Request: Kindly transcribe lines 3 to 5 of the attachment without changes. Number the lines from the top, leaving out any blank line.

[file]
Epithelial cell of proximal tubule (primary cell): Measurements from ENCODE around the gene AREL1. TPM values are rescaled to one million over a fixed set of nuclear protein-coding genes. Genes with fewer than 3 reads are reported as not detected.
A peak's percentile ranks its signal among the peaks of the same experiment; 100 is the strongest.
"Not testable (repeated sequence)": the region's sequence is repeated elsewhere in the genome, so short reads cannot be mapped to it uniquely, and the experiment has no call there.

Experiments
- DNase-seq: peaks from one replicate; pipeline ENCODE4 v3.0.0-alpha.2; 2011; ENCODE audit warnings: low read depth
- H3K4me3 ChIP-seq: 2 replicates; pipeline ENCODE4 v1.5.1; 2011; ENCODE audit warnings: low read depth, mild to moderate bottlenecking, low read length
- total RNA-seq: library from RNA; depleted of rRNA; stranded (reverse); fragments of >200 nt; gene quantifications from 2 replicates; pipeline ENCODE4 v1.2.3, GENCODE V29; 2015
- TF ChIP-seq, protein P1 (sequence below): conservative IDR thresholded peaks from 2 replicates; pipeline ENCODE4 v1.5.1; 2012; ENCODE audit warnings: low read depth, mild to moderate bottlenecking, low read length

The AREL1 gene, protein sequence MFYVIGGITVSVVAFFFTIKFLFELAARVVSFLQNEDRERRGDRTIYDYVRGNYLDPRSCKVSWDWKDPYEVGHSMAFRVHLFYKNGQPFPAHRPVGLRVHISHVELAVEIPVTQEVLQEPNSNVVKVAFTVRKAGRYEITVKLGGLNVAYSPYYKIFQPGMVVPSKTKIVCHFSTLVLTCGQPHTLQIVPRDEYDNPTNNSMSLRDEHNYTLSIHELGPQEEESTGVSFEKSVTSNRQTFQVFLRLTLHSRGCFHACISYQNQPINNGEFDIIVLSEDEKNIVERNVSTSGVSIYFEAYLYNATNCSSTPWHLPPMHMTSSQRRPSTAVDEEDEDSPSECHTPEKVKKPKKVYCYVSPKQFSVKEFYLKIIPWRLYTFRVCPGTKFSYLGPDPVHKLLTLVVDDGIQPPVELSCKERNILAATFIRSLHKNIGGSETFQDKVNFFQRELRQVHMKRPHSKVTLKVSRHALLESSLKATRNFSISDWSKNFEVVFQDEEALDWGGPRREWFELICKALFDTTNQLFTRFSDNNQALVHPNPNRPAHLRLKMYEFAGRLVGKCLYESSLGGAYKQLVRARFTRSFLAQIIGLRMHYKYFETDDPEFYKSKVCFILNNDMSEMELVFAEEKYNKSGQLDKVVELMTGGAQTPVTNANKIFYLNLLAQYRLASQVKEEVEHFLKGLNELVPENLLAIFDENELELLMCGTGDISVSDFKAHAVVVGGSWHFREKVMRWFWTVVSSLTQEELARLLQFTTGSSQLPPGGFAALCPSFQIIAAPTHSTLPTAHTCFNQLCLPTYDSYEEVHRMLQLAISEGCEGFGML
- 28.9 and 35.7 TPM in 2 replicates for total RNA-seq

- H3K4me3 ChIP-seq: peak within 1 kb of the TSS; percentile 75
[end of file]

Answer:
"Not testable (repeated sequence)": the region's sequence is repeated elsewhere in the genome, so short reads cannot be mapped to it uniquely, and the experiment has no call there.

Experiments
- DNase-seq: peaks from one replicate; pipeline ENCODE4 v3.0.0-alpha.2; 2011; ENCODE audit warnings: low read depth